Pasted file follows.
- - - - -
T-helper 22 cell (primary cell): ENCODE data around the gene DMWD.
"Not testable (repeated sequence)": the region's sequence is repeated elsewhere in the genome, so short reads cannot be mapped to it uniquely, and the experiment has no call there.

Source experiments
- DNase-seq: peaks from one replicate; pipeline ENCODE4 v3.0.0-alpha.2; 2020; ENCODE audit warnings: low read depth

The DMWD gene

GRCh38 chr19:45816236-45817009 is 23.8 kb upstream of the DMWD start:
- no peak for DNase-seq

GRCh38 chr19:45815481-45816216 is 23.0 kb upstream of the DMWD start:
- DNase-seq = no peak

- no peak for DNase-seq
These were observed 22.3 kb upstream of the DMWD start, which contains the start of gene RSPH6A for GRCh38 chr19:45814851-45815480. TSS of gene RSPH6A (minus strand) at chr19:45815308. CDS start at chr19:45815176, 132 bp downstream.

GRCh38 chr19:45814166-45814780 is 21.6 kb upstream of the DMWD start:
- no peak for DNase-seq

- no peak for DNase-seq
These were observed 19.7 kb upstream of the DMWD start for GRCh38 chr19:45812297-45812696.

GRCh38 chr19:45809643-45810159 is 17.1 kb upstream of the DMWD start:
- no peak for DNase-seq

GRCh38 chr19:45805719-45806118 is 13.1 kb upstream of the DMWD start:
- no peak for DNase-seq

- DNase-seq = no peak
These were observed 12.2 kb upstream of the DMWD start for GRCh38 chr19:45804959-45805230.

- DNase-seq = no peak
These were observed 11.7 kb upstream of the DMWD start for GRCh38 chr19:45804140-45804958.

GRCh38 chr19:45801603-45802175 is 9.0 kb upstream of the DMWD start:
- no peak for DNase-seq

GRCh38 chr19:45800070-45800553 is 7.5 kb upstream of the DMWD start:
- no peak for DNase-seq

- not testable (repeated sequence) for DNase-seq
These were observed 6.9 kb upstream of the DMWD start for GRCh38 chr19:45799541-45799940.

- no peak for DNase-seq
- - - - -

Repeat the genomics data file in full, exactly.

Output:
T-helper 22 cell (primary cell): ENCODE data around the gene DMWD.
"Not testable (repeated sequence)": the region's sequence is repeated elsewhere in the genome, so short reads cannot be mapped to it uniquely, and the experiment has no call there.

Source experiments
- DNase-seq: peaks from one replicate; pipeline ENCODE4 v3.0.0-alpha.2; 2020; ENCODE audit warnings: low read depth

The DMWD gene

GRCh38 chr19:45816236-45817009 is 23.8 kb upstream of the DMWD start:
- no peak for DNase-seq

GRCh38 chr19:45815481-45816216 is 23.0 kb upstream of the DMWD start:
- DNase-seq = no peak

- no peak for DNase-seq
These were observed 22.3 kb upstream of the DMWD start, which contains the start of gene RSPH6A for GRCh38 chr19:45814851-45815480. TSS of gene RSPH6A (minus strand) at chr19:45815308. CDS start at chr19:45815176, 132 bp downstream.

GRCh38 chr19:45814166-45814780 is 21.6 kb upstream of the DMWD start:
- no peak for DNase-seq

- no peak for DNase-seq
These were observed 19.7 kb upstream of the DMWD start for GRCh38 chr19:45812297-45812696.

GRCh38 chr19:45809643-45810159 is 17.1 kb upstream of the DMWD start:
- no peak for DNase-seq

GRCh38 chr19:45805719-45806118 is 13.1 kb upstream of the DMWD start:
- no peak for DNase-seq

- DNase-seq = no peak
These were observed 12.2 kb upstream of the DMWD start for GRCh38 chr19:45804959-45805230.

- DNase-seq = no peak
These were observed 11.7 kb upstream of the DMWD start for GRCh38 chr19:45804140-45804958.

GRCh38 chr19:45801603-45802175 is 9.0 kb upstream of the DMWD start:
- no peak for DNase-seq

GRCh38 chr19:45800070-45800553 is 7.5 kb upstream of the DMWD start:
- no peak for DNase-seq

- not testable (repeated sequence) for DNase-seq
These were observed 6.9 kb upstream of the DMWD start for GRCh38 chr19:45799541-45799940.

- no peak for DNase-seq